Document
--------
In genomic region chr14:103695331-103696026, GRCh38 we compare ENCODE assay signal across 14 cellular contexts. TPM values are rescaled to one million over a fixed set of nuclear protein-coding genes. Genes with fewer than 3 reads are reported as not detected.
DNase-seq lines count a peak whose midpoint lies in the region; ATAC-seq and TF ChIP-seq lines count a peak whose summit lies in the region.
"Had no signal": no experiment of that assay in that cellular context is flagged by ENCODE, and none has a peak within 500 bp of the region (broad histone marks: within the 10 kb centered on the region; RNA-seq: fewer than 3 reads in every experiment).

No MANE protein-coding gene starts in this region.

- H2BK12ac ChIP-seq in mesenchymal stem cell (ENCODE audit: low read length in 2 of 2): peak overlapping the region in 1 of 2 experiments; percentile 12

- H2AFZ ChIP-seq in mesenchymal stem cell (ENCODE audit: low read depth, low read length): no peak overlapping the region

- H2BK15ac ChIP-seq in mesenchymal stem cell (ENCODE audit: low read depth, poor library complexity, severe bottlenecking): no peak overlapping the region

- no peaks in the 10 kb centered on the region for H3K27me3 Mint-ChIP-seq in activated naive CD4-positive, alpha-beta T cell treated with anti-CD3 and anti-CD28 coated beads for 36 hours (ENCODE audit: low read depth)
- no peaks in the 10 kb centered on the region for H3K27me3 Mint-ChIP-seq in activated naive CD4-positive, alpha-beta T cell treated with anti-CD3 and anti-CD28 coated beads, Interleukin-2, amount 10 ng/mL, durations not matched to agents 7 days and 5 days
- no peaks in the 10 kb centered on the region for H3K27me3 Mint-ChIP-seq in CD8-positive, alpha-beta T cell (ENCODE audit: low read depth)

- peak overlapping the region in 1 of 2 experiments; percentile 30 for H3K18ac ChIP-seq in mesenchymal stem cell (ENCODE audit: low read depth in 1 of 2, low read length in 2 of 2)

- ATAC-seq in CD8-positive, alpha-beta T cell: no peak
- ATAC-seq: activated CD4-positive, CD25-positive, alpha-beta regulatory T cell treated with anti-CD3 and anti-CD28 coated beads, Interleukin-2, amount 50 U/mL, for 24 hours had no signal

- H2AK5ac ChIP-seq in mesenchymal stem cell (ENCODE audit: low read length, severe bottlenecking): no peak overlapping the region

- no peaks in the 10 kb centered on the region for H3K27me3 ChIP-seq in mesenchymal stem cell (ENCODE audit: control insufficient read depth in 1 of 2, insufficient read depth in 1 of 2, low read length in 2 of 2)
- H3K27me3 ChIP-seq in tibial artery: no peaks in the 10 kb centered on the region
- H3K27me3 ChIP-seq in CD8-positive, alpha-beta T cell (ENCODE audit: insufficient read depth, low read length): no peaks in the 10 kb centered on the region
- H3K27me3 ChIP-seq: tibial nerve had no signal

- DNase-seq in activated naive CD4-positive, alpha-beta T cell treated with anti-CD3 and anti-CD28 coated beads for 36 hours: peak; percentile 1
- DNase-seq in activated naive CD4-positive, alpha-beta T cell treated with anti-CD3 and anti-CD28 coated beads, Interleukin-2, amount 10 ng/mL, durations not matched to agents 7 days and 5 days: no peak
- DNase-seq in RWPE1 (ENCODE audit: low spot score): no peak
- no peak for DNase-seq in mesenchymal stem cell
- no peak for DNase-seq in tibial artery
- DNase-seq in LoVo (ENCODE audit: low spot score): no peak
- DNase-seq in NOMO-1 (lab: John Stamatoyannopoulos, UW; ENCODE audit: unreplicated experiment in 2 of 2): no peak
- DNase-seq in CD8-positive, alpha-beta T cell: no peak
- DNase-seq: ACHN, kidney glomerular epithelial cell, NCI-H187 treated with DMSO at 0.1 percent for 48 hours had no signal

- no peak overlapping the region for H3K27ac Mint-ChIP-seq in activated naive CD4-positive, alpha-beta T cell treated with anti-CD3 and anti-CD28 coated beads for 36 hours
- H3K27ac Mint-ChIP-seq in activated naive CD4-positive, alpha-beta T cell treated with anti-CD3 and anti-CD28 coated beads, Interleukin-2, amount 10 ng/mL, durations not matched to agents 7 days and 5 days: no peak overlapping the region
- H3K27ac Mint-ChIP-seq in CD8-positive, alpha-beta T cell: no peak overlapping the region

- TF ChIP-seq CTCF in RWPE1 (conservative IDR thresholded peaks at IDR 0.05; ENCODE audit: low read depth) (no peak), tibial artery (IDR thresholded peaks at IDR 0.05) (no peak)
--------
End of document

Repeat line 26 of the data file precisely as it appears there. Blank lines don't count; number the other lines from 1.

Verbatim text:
- DNase-seq in CD8-positive, alpha-beta T cell: no peak